Next, the court noted that the second requirement of the Slaugenhaupt test-that the employee is required by the nature of her employment to be present on the employer's premises-is satisfied not only where an employee is on the premises at issue to work, but also where she is entering or exiting her workspace within a reasonable time before or after her shift. US Airways, 179 A.3d at 1182-83 (discussing ICT Group v. W.C.A.B. (Churchray-Woytunick), 995 A.2d 927, 932 (Pa. Cmwlth. 2010) (holding that an employee leaving for her lunch break and walking on employer's premises was required by the nature of her work to be present) and Allegheny Ludlum Corp. v. W.C.A.B. (Hines), 913 A.2d 345, 349 (Pa. Cmwlth. 2006) (holding that an employee starting his shift and walking along the only authorized route to workspace was required by the nature of his work to be present)). Applying that principle, the Commonwealth Court held that, because Bockelman used the airport shuttle as a reasonable means of egress from her workplace, she satisfied the second requirement of the Slaugenhaupt test. Having rejected U.S. Airways' arguments regarding the first two prongs of the Slaugenhaupt test, the Commonwealth Court affirmed the WCJ's award of benefits.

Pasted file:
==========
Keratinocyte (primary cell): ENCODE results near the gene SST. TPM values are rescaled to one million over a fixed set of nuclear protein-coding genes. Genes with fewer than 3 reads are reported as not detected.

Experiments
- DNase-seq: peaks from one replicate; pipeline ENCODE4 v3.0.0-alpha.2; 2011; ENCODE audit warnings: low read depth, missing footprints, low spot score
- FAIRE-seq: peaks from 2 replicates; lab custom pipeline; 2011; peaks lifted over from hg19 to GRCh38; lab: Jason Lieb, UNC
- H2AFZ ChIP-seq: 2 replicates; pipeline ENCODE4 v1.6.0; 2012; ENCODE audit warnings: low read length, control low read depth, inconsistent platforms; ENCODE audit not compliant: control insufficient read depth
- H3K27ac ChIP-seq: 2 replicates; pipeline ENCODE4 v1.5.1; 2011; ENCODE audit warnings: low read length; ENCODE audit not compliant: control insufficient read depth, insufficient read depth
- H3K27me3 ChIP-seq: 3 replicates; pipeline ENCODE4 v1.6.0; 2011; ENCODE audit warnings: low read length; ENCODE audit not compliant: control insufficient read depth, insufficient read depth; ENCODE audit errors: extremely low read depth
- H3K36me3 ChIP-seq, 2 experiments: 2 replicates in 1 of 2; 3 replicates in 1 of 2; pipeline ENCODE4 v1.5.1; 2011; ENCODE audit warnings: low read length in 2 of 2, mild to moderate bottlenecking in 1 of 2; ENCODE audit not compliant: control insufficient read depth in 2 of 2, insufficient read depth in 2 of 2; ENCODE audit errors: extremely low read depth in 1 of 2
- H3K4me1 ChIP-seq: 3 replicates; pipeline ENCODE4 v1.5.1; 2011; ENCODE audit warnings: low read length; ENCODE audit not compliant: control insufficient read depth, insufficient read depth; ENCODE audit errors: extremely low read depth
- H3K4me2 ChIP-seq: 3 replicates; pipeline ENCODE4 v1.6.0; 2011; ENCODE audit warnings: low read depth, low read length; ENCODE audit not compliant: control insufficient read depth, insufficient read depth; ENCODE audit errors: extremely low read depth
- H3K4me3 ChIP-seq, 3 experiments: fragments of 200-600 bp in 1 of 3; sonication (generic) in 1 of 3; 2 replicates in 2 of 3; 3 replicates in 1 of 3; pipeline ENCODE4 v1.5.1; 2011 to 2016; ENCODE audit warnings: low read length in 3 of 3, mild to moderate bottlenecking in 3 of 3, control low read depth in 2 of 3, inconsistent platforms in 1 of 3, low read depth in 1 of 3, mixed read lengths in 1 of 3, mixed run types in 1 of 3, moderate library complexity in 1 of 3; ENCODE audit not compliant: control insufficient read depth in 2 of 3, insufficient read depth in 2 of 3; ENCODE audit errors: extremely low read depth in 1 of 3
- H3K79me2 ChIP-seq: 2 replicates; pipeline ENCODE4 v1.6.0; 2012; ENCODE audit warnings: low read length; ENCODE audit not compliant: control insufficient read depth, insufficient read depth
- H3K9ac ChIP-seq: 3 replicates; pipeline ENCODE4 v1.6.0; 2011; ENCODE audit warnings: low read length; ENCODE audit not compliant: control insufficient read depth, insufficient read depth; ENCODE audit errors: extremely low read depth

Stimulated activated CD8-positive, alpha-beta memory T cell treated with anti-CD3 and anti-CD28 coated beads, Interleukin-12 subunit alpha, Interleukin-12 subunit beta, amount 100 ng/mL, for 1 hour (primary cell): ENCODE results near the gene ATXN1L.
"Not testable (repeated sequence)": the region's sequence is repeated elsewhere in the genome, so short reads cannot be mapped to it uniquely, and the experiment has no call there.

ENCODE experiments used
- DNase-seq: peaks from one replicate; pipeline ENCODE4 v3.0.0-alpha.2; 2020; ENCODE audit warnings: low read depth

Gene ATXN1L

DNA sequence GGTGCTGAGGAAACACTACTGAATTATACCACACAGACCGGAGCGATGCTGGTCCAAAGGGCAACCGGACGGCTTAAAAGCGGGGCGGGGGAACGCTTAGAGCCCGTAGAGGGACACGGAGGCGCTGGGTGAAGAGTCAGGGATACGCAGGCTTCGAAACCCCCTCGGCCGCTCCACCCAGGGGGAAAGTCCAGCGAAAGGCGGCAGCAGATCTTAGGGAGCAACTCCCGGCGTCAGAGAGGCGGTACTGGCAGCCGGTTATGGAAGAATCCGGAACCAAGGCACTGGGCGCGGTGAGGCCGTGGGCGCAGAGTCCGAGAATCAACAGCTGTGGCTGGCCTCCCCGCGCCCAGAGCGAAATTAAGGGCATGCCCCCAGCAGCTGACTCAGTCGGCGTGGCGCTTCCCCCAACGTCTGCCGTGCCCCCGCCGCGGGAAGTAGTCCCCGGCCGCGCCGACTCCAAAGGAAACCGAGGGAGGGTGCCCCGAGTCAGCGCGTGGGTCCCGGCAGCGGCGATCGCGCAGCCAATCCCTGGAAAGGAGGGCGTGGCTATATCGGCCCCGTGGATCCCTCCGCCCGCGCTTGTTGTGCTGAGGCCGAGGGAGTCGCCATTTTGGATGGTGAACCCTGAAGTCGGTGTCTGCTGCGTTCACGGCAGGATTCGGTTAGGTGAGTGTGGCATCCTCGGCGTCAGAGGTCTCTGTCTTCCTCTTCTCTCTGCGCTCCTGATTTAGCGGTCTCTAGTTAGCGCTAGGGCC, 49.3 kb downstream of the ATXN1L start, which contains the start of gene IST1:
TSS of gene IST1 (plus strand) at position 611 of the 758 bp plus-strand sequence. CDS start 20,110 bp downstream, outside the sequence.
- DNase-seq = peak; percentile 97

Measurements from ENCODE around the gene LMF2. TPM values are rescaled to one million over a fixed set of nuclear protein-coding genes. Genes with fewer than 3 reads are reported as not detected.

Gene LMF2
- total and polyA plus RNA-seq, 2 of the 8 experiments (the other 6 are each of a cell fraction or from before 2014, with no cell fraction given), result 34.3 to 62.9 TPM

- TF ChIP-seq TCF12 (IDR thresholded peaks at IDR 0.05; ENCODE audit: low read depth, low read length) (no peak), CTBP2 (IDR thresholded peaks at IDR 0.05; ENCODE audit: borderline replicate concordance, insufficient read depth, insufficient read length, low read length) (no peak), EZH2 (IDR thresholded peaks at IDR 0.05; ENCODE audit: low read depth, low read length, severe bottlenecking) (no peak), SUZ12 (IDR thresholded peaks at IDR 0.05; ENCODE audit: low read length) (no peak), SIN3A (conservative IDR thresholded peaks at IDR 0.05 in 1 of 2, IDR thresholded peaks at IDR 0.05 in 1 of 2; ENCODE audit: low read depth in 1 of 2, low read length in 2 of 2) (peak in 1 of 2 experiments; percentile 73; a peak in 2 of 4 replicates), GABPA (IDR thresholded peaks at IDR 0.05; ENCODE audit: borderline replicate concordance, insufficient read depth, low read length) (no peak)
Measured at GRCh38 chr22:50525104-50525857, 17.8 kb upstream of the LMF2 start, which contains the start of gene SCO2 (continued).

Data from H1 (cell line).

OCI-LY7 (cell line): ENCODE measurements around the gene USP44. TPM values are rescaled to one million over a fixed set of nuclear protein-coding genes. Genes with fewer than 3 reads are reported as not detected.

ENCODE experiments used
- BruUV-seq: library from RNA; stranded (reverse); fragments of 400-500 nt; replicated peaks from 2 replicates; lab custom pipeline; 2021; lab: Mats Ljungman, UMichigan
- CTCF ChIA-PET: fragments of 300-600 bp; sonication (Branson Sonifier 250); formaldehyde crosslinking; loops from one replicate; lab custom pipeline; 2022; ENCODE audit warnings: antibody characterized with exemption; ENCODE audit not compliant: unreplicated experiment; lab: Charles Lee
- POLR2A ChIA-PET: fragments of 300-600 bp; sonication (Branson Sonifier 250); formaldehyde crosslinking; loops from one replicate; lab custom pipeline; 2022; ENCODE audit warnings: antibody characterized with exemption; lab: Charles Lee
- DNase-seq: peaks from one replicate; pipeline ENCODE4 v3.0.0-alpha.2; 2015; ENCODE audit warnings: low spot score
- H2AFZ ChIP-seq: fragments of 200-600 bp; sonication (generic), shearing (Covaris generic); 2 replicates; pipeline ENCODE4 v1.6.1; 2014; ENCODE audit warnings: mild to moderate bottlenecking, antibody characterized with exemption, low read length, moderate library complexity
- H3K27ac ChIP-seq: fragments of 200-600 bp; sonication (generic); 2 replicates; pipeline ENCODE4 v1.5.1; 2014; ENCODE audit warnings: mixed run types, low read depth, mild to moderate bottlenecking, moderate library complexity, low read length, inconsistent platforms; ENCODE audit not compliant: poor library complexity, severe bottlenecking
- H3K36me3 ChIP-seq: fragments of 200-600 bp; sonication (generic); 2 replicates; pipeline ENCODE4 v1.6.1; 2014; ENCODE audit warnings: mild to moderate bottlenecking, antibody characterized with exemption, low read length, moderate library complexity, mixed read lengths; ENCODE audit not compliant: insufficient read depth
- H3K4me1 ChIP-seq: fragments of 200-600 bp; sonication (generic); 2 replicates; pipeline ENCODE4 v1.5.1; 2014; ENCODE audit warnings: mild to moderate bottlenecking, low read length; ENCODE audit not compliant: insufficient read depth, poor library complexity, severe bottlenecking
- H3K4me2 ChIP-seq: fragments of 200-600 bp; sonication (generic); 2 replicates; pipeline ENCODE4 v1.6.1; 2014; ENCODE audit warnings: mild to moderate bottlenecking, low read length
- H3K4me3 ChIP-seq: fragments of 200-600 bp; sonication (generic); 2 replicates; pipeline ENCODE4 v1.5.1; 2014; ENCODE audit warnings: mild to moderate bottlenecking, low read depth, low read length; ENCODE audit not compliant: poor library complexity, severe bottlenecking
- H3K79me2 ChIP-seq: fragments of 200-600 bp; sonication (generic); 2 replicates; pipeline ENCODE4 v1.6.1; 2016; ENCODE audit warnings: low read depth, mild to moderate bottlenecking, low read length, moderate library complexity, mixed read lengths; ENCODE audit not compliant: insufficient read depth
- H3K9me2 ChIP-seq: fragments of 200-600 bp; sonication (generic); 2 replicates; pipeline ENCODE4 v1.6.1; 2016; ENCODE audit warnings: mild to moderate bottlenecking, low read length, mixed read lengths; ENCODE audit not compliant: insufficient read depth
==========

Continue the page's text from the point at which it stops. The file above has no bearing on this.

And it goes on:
US Airways filed a petition for allowance of appeal, which we granted to consider whether a worker who voluntarily uses an optional employee parking area remains in the course of her employment while traveling between that area and her typical workspace. The answer to that question lies in Section 301(c)(1) of the Workers' Compensation Act, which we construe using the interpretative principles codified in the Statutory Construction Act. See 1 Pa.C.S. § 1501 et seq. Foremost among those principles is the rule that remedial legislation like the Workers' Compensation Act should be ...